Daniel HUARD                  (US Pacific Time zone)

Email:                                   CEO@globalgreentag.com

Cell:                                       +1 702 604 3359

To enquire further about the MSD, please contact Brett Hazlett, Global Sales – Global GreenTag International:

Brett HAZLETT                  (Australia EST)

Email:                                   manufacturers@globalgreentag.com

Mobile:                                +61 (0) 430 010 275

Read more about:

BIO:                                          David Baggs

Modern Slavery Act – What Are You Doing About It?

Following the anticipated enactment of the Commonwealth of Australia’s Modern Slavery Act and in light of the enactment of the New South Wales Government’s Modern Slavery Act 2018, legislation is already a reality for companies operating in NSW.  Global GreenTag International CEO and Program Director David Baggs says: “the torch light has already been turned on – and it’s really time to do something about understanding the Act and its expectations, fully.”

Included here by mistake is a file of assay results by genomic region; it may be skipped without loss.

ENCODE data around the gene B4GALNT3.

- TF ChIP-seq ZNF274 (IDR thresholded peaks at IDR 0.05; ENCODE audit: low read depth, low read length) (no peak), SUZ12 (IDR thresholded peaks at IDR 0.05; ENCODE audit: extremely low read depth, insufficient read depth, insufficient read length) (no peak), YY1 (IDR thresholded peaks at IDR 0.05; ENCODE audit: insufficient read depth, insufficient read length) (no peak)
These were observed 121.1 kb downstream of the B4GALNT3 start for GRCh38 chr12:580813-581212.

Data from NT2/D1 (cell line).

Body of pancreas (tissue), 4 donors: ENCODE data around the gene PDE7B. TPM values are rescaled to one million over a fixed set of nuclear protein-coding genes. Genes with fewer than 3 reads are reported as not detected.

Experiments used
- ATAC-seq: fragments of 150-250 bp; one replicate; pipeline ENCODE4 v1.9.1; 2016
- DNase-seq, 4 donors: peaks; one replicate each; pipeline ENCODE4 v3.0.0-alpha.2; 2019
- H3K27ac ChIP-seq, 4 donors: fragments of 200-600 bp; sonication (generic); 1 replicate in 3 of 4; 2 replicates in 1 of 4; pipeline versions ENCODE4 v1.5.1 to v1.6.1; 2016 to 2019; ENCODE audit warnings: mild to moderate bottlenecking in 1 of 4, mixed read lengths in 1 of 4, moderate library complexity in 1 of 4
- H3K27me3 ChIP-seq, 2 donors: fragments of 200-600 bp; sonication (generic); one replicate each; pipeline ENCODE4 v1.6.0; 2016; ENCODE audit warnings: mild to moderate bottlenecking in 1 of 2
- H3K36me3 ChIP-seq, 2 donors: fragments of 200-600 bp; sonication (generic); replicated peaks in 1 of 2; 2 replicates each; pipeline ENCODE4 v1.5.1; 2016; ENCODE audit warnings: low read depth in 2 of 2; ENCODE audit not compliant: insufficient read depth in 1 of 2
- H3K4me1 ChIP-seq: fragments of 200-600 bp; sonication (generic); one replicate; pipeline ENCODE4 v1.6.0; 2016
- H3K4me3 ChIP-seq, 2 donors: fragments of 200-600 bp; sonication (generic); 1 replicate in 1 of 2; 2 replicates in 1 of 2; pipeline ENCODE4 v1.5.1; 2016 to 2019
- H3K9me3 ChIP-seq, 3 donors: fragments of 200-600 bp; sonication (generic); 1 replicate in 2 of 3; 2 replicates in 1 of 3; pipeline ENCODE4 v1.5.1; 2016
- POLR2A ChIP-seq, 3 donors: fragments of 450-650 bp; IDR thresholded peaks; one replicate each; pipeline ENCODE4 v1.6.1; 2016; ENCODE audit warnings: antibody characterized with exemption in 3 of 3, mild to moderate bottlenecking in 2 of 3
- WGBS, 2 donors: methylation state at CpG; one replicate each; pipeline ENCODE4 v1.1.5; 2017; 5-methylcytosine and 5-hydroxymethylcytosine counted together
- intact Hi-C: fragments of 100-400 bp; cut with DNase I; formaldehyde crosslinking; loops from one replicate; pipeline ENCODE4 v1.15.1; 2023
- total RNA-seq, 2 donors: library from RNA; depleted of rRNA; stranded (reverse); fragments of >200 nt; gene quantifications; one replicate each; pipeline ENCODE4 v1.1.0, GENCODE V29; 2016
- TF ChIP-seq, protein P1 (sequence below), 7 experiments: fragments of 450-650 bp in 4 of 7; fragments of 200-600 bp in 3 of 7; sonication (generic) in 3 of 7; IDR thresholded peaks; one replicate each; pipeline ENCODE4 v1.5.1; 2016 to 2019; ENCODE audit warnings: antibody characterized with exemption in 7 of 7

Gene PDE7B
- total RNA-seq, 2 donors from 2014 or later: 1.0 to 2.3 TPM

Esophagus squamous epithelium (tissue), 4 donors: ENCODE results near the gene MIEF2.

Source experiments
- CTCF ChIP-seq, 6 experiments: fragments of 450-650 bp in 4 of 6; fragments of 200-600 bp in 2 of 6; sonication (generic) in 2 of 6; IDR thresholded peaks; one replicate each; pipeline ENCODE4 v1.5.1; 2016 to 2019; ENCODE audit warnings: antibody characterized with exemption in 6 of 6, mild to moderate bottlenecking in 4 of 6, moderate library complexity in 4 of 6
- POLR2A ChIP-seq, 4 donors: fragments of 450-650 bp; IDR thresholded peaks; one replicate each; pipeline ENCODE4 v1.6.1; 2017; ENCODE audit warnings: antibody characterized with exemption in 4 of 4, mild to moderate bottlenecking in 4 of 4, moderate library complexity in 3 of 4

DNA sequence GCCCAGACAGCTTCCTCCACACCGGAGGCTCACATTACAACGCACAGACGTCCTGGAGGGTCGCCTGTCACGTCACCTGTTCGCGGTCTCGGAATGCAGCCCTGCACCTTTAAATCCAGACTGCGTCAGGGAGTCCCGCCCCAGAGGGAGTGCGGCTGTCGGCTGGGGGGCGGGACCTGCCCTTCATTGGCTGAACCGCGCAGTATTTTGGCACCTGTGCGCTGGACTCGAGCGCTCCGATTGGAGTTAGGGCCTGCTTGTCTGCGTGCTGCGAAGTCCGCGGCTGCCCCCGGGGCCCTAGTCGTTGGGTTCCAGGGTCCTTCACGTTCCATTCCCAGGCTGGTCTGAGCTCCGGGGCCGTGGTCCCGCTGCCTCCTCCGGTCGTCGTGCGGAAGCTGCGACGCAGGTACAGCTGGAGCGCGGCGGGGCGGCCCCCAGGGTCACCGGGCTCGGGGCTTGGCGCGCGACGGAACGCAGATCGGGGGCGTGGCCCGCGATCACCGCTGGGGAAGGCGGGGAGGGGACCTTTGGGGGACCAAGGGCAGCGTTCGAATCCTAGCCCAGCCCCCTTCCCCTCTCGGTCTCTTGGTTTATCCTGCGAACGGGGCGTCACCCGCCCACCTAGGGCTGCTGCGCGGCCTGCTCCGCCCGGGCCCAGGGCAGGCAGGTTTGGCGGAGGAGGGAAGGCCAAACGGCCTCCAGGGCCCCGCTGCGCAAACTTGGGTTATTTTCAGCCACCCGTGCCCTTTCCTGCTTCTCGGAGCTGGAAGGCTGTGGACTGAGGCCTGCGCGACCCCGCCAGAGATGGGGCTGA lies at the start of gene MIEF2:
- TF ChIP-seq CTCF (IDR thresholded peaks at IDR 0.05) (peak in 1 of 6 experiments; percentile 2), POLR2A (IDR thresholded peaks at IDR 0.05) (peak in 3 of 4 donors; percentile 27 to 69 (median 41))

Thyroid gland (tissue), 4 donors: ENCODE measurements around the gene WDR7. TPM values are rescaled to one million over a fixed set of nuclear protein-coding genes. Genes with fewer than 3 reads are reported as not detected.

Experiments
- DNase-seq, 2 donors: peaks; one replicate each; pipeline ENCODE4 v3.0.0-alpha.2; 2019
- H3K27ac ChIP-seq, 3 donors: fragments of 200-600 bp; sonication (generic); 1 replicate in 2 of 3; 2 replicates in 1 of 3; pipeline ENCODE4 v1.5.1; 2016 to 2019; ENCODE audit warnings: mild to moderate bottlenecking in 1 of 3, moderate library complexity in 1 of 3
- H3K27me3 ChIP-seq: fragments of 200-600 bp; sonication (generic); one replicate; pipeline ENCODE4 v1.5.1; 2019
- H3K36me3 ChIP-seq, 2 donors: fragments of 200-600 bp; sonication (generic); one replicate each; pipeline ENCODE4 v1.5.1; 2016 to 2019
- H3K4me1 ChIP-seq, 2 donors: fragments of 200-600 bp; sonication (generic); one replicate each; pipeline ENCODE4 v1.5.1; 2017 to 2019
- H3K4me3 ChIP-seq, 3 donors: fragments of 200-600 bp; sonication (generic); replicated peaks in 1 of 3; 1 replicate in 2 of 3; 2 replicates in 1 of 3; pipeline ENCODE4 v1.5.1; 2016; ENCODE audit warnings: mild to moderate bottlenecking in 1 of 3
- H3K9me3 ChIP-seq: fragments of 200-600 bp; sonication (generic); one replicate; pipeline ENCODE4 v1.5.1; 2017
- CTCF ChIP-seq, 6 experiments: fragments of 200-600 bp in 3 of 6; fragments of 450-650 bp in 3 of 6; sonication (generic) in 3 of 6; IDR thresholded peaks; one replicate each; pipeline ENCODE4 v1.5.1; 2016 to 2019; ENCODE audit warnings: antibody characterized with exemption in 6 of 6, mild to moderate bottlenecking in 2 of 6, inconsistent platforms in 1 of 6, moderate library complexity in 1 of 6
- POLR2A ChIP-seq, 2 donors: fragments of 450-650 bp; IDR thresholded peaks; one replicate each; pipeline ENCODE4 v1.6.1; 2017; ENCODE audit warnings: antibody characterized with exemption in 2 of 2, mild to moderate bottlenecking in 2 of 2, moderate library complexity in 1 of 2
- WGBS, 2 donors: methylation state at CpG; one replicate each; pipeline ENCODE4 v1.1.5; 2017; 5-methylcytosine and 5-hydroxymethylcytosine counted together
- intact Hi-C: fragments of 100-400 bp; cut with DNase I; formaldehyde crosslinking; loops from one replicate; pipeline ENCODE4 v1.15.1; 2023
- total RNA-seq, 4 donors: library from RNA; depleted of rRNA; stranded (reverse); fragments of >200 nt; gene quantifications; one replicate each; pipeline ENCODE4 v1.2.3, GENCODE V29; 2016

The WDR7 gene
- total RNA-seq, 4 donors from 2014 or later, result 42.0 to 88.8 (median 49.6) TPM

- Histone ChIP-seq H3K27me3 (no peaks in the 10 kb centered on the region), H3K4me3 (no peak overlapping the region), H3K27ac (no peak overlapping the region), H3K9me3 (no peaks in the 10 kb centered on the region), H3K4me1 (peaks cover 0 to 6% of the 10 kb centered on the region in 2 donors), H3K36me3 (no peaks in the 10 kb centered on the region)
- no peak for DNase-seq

David is to take a platform later this month in Sydney by invitation from leaders of the Design Futures Council  (DFC) and DesignIntelligence Australia to help bring the realities of the Act forward at a public function.  The event on August 21st  – Sustainable Supply Chains – Fighting Modern Slavery will deal directly with what Modern Slavery legislation means for the business community and especially the built environment sector that is the dominant dealer in the global supply chain.